Blades seek go-ahead for Lane housing plan

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Sheffield United look set for permission next week to continue their push into the housing market.

The club is seeking council approval to attach homes to its Bramall Lane ground as part of a business masterplan designed to help drive success on the pitch.

Last February it was told it could build 52 apartments at the corner of Shoreham Street and John Street; now it has won council officer backing for 39 one and two-bedroom apartments at the corner of Shoreham Street and Cherry Street.

Planners say two proposed blocks of four and five storeys on land currently used for car parking are well designed and represent a sustainable form of development in a prominent location.

“The scale, massing and appearance of the development respond positively to the context of its surroundings and is of similar height and appearance to the approved studio apartment scheme at the opposite end of the ground,” says a report to councillors, who will make the final decision next Tuesday. Proposals for 22 parking spaces are deemed acceptable.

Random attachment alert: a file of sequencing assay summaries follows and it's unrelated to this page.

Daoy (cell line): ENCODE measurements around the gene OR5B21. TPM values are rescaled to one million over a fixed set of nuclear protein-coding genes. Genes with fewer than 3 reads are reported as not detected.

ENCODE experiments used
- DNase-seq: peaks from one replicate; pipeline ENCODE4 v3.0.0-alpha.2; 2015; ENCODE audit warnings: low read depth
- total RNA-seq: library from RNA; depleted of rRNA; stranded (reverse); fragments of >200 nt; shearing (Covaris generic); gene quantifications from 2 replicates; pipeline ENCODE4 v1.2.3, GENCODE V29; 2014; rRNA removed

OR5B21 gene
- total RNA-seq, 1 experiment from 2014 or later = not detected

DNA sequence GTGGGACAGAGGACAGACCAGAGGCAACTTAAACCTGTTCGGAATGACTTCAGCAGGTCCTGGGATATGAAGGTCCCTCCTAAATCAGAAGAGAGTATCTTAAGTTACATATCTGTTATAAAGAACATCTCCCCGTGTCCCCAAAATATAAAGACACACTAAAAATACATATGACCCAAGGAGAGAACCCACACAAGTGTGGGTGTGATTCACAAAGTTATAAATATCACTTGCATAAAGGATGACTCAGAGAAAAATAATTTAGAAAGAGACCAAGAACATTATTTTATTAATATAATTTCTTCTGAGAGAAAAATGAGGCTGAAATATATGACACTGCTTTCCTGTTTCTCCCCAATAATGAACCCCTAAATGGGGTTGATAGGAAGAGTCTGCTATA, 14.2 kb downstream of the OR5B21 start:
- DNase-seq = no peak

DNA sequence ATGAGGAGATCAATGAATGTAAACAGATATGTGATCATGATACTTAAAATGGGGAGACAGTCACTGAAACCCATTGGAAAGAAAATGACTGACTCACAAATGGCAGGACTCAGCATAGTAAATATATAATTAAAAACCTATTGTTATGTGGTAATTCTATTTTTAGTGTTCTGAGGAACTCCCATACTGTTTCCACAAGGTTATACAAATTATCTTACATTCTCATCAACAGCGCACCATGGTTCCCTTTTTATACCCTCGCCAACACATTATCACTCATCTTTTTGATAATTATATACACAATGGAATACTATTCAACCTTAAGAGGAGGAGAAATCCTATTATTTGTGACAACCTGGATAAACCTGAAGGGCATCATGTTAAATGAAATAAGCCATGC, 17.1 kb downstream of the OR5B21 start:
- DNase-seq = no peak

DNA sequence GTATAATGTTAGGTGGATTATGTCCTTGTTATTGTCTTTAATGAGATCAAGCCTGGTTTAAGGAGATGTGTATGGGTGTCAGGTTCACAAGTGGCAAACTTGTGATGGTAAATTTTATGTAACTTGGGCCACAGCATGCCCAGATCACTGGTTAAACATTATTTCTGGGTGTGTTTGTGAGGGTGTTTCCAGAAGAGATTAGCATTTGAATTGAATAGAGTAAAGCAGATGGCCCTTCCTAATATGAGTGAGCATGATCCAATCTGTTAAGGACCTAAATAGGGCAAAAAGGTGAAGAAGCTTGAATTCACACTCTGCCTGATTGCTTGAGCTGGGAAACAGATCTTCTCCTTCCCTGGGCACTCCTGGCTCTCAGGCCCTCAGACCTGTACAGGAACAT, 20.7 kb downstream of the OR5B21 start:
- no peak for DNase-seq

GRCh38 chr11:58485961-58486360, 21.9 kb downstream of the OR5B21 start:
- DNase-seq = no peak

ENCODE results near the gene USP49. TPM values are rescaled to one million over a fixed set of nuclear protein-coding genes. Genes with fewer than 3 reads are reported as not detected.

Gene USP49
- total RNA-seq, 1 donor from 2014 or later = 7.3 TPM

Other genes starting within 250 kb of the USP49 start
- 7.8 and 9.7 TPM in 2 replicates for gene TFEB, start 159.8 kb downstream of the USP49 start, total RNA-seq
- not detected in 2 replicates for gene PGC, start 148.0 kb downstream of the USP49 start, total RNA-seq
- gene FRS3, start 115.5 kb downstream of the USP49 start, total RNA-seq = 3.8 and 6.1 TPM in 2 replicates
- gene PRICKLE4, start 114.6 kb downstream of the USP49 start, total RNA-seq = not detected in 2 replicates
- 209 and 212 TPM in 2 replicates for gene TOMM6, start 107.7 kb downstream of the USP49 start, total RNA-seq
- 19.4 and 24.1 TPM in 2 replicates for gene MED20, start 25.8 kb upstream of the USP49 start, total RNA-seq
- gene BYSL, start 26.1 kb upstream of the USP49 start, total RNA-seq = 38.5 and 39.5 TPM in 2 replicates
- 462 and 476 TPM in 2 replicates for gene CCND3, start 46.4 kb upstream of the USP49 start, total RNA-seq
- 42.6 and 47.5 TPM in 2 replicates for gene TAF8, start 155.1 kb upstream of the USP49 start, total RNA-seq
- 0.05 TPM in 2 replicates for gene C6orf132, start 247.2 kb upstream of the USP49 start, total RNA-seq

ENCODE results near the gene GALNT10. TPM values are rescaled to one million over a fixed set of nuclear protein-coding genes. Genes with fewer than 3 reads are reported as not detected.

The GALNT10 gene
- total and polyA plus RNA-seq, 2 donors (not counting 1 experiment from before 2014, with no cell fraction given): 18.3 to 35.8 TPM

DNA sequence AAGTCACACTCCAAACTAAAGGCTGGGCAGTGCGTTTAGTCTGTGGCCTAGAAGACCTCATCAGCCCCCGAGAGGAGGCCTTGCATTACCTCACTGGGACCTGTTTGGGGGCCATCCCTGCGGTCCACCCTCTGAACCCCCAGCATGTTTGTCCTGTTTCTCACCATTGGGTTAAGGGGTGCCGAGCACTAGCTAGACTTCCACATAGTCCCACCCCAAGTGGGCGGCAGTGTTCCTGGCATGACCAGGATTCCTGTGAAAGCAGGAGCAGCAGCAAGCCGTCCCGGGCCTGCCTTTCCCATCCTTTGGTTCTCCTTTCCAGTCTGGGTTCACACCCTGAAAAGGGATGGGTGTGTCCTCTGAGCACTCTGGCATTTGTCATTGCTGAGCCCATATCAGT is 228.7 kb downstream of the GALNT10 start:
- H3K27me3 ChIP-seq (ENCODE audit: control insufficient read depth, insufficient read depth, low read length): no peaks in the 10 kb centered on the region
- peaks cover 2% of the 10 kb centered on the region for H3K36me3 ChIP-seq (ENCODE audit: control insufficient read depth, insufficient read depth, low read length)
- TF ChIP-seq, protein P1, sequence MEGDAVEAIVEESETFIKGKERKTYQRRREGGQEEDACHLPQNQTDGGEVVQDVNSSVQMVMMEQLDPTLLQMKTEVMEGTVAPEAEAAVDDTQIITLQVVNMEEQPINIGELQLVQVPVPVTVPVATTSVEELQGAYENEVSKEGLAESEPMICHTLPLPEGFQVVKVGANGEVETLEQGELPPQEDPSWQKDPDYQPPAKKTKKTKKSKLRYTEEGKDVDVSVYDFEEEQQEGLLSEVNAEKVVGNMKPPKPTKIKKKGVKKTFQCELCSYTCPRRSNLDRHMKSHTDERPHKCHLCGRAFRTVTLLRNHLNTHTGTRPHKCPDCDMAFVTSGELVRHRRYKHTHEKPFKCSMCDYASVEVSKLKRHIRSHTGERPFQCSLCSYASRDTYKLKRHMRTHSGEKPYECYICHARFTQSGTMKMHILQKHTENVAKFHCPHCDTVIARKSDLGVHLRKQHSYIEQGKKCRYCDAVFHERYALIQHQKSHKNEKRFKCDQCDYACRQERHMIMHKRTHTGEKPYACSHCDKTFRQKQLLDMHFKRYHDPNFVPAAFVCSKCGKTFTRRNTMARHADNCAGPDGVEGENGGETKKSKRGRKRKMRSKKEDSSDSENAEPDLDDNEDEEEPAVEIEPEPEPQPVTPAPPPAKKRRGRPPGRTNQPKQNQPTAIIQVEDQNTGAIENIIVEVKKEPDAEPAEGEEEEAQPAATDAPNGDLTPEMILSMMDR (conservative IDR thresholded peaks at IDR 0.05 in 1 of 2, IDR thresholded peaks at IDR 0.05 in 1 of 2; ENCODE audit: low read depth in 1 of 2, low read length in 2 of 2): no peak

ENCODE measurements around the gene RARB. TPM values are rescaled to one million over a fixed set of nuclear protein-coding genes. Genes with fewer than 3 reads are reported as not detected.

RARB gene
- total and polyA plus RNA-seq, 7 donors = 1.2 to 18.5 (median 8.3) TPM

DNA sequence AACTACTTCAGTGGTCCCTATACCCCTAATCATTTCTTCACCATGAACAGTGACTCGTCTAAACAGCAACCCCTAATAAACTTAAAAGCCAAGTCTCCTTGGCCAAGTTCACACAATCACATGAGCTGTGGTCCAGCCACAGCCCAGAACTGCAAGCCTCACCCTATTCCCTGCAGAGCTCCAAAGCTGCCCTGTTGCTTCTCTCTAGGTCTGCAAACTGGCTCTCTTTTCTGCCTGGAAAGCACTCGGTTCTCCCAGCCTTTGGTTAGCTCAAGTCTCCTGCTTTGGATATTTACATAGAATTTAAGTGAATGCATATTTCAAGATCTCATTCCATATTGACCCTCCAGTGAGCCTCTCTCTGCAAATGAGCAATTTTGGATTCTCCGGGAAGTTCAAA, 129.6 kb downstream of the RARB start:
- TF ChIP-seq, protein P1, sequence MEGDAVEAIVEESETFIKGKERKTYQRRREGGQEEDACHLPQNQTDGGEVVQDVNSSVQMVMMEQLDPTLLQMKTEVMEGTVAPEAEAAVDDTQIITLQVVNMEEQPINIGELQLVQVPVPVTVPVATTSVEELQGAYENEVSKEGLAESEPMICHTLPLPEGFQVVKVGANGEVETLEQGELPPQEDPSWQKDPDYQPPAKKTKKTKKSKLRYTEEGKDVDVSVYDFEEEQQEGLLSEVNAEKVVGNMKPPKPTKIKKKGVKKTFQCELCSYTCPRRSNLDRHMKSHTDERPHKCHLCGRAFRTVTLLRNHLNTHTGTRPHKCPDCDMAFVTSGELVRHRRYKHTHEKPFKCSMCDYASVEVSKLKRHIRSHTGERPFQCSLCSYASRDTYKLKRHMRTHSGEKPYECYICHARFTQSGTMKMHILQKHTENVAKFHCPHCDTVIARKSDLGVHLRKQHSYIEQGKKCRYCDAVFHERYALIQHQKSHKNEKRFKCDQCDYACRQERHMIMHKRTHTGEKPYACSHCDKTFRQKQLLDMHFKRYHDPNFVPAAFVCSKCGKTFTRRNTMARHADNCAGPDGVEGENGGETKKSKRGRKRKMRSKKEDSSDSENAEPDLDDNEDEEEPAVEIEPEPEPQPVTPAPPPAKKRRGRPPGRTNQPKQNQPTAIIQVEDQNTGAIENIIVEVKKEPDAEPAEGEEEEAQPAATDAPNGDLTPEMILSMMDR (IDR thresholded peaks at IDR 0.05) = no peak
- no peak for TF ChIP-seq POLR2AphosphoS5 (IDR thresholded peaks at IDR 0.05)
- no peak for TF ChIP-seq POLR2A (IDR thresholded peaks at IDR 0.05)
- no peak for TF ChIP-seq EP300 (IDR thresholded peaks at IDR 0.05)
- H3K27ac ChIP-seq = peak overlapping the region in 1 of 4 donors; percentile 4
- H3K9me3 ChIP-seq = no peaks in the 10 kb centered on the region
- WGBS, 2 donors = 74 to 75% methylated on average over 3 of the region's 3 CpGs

An objection has been lodged by local Green councillor Rob Murphy who is concerned about overdevelopment and the blocking of light on to Shoreham Street.

He also raises the issue of an area of houses and bungalows being “gradually infiltrated” by apartments and student accommodation.

On behalf of United, planning consultants Turley Associates say: “The proposals are part of a masterplan to create a sustainable business mode to support the club’s objective of returning to the Premier League.” The housing projects follow the creation of the Business Enterprise Centre off John Street.

Plans for 12 houses through the proposed redevelopment of the former Barkers Furniture Centre between Dodd Street and Trickett Road, Hillsborough, are being recommended for council approval on Tuesday, despite 32 letters of objection.

In particular, protesters warn of exacerbating parking problems. The location is in a parking permit zone.

Planners say the development would have no off-street parking, but is designed to be ‘car free’ and no permits would be issued to residents.